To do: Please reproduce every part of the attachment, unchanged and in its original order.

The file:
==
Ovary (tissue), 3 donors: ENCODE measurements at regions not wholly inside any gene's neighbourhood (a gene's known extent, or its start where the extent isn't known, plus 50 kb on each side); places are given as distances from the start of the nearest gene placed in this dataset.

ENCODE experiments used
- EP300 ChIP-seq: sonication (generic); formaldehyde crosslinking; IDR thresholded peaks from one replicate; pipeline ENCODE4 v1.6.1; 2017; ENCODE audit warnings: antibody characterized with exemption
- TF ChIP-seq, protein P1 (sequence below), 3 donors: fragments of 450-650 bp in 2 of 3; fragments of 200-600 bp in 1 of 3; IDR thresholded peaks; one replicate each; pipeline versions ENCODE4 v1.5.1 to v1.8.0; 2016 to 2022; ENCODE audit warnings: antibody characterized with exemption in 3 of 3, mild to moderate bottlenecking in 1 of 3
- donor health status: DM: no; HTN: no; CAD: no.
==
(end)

Ovary (tissue), 3 donors: ENCODE measurements at regions not wholly inside any gene's neighbourhood (a gene's known extent, or its start where the extent isn't known, plus 50 kb on each side); places are given as distances from the start of the nearest gene placed in this dataset.

ENCODE experiments used
- EP300 ChIP-seq: sonication (generic); formaldehyde crosslinking; IDR thresholded peaks from one replicate; pipeline ENCODE4 v1.6.1; 2017; ENCODE audit warnings: antibody characterized with exemption
- TF ChIP-seq, protein P1 (sequence below), 3 donors: fragments of 450-650 bp in 2 of 3; fragments of 200-600 bp in 1 of 3; IDR thresholded peaks; one replicate each; pipeline versions ENCODE4 v1.5.1 to v1.8.0; 2016 to 2022; ENCODE audit warnings: antibody characterized with exemption in 3 of 3, mild to moderate bottlenecking in 1 of 3
- donor health status: DM: no; HTN: no; CAD: no.